Officials there say the tax measure’s ballot language lacks specific commitments they would like to see regarding how the money would be used. As with Mesa commissioners, Pitkin commissioners sometimes have been at odds with the river district, but for different reasons. Pitkin County has emphasized goals such as keeping healthy flows in streams and rivers, and has viewed the river district as at least traditionally being focused on developing water resources.


McInnis said while the Mesa County commissioners don’t have the comfort level to “go all in, so to speak,” by endorsing the tax measure, the district does need more funding.

“It’s not a large ask. They haven’t asked for anything in a long time,” he said.

“No timing is good timing for an increase but we’ve got to do it,” he said in discussing his own personal support for approving the measure.

He said the river district long has been “outgunned” by Front Range water utilities. “This isn’t going to be a significant change but it’s still some help in the right direction,” he said of the amount of money the district is seeking.

The river district long has worked to limit the amount of West Slope water diverted to the Front Range and seek mitigation of impacts where diversions occur.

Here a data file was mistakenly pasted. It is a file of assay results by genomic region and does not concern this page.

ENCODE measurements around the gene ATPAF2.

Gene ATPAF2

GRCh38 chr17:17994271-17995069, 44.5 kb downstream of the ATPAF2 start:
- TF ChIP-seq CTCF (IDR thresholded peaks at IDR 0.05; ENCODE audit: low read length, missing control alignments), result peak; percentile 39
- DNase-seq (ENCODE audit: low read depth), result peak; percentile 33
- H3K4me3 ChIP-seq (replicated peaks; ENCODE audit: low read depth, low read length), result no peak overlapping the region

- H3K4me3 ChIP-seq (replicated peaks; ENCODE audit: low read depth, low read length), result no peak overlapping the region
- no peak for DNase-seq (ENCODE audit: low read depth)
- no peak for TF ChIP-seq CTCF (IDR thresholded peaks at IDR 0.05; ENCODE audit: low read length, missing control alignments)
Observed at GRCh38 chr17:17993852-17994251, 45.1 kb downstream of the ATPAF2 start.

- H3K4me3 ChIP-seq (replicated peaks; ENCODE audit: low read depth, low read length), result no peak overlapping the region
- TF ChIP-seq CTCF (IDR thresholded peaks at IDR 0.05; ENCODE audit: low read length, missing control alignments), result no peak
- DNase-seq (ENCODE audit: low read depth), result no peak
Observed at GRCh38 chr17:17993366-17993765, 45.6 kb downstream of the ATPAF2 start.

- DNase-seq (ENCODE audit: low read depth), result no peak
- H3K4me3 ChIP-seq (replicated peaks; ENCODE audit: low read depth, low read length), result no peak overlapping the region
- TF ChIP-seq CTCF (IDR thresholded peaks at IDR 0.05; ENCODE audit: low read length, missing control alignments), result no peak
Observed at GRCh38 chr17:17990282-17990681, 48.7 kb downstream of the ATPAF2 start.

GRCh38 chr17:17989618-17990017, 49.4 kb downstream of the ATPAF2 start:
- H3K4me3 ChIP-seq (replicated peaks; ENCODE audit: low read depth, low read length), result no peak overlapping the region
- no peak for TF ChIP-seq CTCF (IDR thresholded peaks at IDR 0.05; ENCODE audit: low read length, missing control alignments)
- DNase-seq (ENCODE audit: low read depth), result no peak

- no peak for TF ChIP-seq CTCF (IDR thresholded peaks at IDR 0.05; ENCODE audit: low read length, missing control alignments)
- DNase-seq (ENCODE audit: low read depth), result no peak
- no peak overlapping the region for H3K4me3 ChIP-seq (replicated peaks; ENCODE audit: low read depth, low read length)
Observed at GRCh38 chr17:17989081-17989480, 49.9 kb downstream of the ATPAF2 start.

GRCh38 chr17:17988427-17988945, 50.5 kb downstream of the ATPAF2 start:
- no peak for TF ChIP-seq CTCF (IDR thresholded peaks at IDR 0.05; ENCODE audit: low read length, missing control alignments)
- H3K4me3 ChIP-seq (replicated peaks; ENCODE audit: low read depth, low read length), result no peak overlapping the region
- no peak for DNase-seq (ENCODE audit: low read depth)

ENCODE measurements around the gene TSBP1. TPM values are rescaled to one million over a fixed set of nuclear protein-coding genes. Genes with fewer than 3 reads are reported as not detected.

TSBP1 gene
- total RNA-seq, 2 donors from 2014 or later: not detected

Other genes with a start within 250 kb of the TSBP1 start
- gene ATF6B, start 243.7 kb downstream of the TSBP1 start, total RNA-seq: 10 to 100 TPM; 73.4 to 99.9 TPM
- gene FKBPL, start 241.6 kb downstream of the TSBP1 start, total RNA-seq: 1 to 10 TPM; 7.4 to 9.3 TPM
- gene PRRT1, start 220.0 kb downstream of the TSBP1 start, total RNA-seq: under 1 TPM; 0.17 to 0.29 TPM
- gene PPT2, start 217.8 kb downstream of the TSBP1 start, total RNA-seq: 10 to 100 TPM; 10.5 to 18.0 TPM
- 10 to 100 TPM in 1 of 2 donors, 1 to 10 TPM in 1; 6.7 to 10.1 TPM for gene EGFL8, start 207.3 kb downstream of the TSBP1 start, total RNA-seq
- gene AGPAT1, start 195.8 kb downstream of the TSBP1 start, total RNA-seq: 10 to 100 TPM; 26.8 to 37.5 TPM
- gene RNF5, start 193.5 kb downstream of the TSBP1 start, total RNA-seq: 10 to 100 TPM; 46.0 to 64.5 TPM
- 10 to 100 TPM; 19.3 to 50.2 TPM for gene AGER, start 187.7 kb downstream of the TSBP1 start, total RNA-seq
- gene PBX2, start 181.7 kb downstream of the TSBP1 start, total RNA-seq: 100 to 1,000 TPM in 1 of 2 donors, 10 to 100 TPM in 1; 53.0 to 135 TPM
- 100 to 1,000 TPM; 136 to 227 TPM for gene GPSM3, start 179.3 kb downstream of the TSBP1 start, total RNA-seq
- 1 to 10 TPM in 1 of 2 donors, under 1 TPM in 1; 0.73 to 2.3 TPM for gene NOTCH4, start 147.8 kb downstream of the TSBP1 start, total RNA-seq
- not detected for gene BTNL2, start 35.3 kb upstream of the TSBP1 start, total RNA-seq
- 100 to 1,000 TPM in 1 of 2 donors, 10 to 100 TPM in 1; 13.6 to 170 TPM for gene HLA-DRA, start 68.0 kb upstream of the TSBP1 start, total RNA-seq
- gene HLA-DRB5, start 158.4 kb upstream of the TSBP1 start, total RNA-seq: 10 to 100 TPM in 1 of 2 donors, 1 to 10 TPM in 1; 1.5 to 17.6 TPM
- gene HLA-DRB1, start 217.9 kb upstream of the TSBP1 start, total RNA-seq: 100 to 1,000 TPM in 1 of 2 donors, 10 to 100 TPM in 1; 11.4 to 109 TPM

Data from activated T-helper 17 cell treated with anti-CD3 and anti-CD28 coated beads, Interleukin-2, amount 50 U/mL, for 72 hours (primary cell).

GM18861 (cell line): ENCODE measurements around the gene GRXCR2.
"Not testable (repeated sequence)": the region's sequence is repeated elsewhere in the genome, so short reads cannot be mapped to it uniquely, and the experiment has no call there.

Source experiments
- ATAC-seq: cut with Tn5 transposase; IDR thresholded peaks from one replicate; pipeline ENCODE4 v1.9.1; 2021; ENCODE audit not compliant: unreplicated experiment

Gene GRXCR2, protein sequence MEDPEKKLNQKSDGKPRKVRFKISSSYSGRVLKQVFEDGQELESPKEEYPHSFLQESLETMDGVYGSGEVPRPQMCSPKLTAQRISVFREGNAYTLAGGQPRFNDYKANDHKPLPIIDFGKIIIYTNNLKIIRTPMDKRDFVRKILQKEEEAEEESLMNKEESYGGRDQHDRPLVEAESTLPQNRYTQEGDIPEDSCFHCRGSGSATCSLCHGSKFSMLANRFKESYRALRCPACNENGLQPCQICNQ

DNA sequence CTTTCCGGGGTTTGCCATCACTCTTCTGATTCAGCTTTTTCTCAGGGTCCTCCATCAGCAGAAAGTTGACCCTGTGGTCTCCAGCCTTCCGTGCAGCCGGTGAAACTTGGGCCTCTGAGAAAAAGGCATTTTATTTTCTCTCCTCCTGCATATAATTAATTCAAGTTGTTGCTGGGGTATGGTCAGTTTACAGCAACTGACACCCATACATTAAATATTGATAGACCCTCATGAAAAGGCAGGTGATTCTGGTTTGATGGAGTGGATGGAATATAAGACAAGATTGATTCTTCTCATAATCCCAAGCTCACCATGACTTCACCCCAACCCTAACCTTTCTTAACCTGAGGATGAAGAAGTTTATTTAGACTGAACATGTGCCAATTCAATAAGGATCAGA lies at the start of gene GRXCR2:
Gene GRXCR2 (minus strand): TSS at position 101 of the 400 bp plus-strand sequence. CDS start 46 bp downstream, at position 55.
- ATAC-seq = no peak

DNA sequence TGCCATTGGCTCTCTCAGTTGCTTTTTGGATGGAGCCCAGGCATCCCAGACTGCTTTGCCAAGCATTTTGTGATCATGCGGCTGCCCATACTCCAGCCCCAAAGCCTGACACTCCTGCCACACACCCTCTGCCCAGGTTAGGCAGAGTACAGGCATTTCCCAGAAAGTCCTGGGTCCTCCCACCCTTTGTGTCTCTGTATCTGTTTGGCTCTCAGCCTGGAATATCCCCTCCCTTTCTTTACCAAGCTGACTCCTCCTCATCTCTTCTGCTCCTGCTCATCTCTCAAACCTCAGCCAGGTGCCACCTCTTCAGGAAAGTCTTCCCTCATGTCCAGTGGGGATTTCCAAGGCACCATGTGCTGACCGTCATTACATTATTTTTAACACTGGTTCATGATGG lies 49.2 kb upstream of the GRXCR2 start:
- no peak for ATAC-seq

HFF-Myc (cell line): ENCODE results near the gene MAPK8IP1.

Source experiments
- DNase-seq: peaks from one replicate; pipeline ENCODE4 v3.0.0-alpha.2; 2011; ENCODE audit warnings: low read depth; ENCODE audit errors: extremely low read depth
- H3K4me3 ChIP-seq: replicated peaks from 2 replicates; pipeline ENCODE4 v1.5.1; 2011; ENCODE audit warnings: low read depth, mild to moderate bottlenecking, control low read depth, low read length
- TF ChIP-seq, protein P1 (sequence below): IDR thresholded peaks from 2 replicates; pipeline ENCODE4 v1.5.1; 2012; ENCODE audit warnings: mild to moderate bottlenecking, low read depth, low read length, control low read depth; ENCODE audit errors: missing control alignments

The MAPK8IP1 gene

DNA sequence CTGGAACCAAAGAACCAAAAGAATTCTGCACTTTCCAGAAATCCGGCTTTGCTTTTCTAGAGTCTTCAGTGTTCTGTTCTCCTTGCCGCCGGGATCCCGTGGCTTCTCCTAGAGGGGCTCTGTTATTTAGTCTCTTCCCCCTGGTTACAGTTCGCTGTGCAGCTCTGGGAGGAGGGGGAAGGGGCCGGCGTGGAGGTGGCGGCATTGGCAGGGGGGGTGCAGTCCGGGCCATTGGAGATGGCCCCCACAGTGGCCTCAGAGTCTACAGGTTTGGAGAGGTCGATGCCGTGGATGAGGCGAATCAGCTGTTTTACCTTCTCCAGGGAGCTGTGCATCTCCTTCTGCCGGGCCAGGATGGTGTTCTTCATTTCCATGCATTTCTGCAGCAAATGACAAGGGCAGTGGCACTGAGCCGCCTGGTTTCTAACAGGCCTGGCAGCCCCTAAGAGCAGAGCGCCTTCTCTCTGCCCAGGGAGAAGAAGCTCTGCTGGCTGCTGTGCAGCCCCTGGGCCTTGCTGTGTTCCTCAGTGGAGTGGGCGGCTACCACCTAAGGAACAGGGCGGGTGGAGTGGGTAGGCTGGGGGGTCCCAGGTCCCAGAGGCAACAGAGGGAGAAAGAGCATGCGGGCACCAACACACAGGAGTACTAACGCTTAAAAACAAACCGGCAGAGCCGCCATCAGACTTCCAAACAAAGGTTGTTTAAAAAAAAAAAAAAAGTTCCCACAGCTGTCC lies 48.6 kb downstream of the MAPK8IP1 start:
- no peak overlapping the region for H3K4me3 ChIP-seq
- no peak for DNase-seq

At the same time, it also is focused on Colorado River water use by Lower Basin states such as California, and concerns that factors such as continued drought could lead to a call on Upper Basin water by downstream states to satisfy the conditions of an interstate compact, which would curtail Upper Basin uses. The district likewise is focused on trying to ensure that any Upper Basin efforts to manage water demand in a drought to help ward off a compact call don’t result in big impacts to Western Slope agriculture and local economies.

Justman, who owns a farm and previously served on the river district board, cited the need to protect the high amount of senior water rights in Mesa County in discussing his support for the tax measure. He also said he recently checked how much in taxes he pays to the river district and was surprised by how small an amount it was, and he’s willing to pay more.

Pugliese said, “I think that at this point even a little tax increase is a big deal for a lot of homeowners in Mesa County.”

Justman said he’s a little disappointed in Pugliese over her position, “but that’s her choice.”

He said he figured that there might at least be some value speaking up about his own in support for the tax increase, even without the county commission as a whole backing it. He hopes the revenue the measure would raise might help pay for things such as lining irrigation canals and improving irrigation systems to boost efficiency and save water. “If we’re not saving water, doing something different down the road here, some people are going to make decisions for us and we’re not going to like what those decisions may be,” he said.

“I think we need to do something to ward off the threat of having to give up water … involuntarily. We need to do something on our own to help ourselves,” he said.